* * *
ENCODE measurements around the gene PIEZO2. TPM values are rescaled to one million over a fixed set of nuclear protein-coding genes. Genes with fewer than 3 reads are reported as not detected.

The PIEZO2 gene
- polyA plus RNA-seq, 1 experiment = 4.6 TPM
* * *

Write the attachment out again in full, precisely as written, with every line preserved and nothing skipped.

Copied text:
ENCODE measurements around the gene PIEZO2. TPM values are rescaled to one million over a fixed set of nuclear protein-coding genes. Genes with fewer than 3 reads are reported as not detected.

The PIEZO2 gene
- polyA plus RNA-seq, 1 experiment = 4.6 TPM